‘Paintings Talking’ is something that I’m doing with a videographer and director, Justin Williams. He’s very good and well known in the city, I would say he’s on the come up. Basically, I’m treating it like a music video. My paintings and what I’m feeling reflect to the music. So the concept was like okay, what can I do to make this more creative because sometimes, me painting is not enough to get my message across. When it comes to neoexpressionism, some people can’t understand the concept. A lot of times, that’s the concept of art…you want to look at it until you get it. But at the same time, I want to give it to you in a sense of this has never been done before. With ‘Paintings Talking’, I want the paintings to literally talk to you and I want you to feel it more than just looking at a painting. At the end of the day, I’m a storyteller…that’s what I do.
Can you explain neoexpressionism?
Neoexpressionism is a match with abstraction but it’s more of a playful concept for art. It’s kind of like graffiti or if like a little kid was painting. It’s not realism or a perfect portrait. It doesn’t have to be perfect.
Let’s talk about ‘Untitled’.
Untitled actually took me a couple of months. I painted that jacket throughout the winter and I never finished the back of the jacket. I got this jacket and I started painting it and it was a lot of bright colors. This is weird to say but at the time, I was being inspired by Ashley because I was listening to a lot of love songs. It was the middle of winter but I’m painting a lot of light blue, a lot of yellows and reds…it was a summer feel. I was just going at it in my basement and I had no idea where it was going. I waited a couple more months and finished maybe two weeks before I posted it to Instagram. I just decided to call it ‘Untitled’ because it just came from a feeling. I never really had a concept for it.
Was there a concept for your latest photoshoot with Justin Williams?
We actually just did that yesterday. With that, I wanted to do something extraordinary. In Africa, that’s a concept of strength, their heritage, and the culture itself. I figured that I should try to put that in a sense of art and was inspired by it. I told Justin that I wanted to do half man, half paint. So I actually painted my chest, it took me a couple of hours. During that time, I was thinking that people are either going to love this or make them stop and want to know what’s happening here. I wanted it to be a big question mark.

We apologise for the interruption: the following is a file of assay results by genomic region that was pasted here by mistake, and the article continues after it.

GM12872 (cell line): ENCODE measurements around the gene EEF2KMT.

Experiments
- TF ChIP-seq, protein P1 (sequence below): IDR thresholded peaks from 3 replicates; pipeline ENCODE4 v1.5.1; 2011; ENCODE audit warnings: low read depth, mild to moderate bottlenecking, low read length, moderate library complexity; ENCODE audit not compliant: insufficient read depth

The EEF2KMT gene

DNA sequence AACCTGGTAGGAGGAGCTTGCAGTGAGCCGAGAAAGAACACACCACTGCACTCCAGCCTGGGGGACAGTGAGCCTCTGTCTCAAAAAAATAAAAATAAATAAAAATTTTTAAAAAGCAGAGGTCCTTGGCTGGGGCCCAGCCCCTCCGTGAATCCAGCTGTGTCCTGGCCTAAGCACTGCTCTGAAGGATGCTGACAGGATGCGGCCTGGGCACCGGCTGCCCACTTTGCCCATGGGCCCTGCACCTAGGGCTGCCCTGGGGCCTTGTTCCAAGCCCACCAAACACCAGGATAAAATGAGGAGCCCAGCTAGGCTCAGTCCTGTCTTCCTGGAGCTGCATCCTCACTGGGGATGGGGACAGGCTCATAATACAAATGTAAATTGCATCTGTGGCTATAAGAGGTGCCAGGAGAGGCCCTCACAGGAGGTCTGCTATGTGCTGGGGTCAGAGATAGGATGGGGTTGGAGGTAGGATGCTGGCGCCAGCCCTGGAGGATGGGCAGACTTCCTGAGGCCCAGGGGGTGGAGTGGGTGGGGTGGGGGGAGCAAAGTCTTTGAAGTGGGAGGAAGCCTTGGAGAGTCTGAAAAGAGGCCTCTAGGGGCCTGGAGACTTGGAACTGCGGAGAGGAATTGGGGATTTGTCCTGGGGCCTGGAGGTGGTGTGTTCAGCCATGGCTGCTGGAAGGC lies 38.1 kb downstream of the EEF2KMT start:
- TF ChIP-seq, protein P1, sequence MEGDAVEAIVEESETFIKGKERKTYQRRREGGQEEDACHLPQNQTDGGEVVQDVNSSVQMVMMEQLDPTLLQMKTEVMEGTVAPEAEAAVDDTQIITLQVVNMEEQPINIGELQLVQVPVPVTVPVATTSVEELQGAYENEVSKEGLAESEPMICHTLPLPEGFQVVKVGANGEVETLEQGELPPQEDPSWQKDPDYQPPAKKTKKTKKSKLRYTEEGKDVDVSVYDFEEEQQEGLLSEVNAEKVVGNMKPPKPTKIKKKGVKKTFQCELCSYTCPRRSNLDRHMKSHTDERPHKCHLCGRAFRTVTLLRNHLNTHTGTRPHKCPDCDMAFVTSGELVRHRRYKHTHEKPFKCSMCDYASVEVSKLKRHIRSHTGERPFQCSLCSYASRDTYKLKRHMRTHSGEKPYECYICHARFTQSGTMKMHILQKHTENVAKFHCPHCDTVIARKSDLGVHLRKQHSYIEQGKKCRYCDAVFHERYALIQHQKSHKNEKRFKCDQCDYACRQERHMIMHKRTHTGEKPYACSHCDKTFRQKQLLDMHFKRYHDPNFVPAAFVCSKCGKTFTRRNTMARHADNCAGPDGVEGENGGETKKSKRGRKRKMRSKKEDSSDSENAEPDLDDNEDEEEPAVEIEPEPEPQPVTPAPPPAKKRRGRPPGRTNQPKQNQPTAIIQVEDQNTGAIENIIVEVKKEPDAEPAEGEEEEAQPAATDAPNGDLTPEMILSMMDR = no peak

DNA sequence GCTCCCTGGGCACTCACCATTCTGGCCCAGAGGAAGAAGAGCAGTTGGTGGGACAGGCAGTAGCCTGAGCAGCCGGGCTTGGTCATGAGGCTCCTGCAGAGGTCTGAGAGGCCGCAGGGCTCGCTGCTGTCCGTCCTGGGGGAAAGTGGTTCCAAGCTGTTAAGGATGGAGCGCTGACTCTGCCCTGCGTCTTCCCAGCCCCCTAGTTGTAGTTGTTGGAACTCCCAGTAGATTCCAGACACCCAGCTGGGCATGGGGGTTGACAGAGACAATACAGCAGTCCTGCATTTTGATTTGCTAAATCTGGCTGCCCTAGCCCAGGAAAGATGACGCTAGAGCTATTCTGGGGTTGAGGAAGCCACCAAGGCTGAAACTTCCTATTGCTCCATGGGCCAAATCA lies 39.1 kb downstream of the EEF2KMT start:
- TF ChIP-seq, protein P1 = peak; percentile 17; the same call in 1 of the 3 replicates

How important is it for audiences to know an artist is Black?
Hmm. That’s a very good question. Let’s take Virgil, we have someone like him who I would say is the most influential designer all around. He broke the door, there was no one that could do that before him. When I see that, I think about him being the first black, high end fashion designer that’s breaking down this door. As a Black man, it’s important for me to be seen as a Black artist. At the end of the day, I want people to know that this is me and I want to be able to break some doors. Right now, neoexpressionism isn’t a popular thing so that’s a door that I’m coming to break down. Art is pure. Art is free. Art is Love. I would love to be known as one of the best Black artist and one of the most inspirational people in the world but I want my story and my craft to reflect on everybody.
What is the idea of Vigilante Art Collective?
It’s a collective and a growing brand. I want people to feel confident within themselves and throughout the brand. I’m the Vigilante. Think Batman and how he plays two roles, I think of myself that way also. In high school, I was the art kid. I literally was in a box. My art teacher put me in glass box because I had so much to express. I would be in there working half the day and they just put me in there. VAC is a reflection of those kids who go home after school making art, making beats, making designs. They observe more but they may not want to show their craft because they’re embarrassed or something like that. Vigilante is about being free, doing what you want to do and just being you.
I’m actually dropping a collection soon called ‘After Midnight’. I don’t have a date for it yet but I’m constantly working on it. I treat my art and my designs like I’m dropping an album, somedays I feel it and somedays I don’t. I want it to be perfect. I’m always working on something so I critique myself a lot.
Well that was the perfect lead into my final question, what else can we expect from Biggs James?
After Midnight is soon. As of right now, I’m putting out this Bad Guy t-shirt within a couple of weeks. It’s a painting that I did and decided to make it into a shirt. It’s really dope. But in the meantime, I’m just gonna keep moving along, doing what I do best. Hopefully inspiring people to be themselves and be free.
You can follow along with Biggs via Instagram @biggs_j
You can also check out his website by clicking here.
Stay tuned next week for his weekly playlist.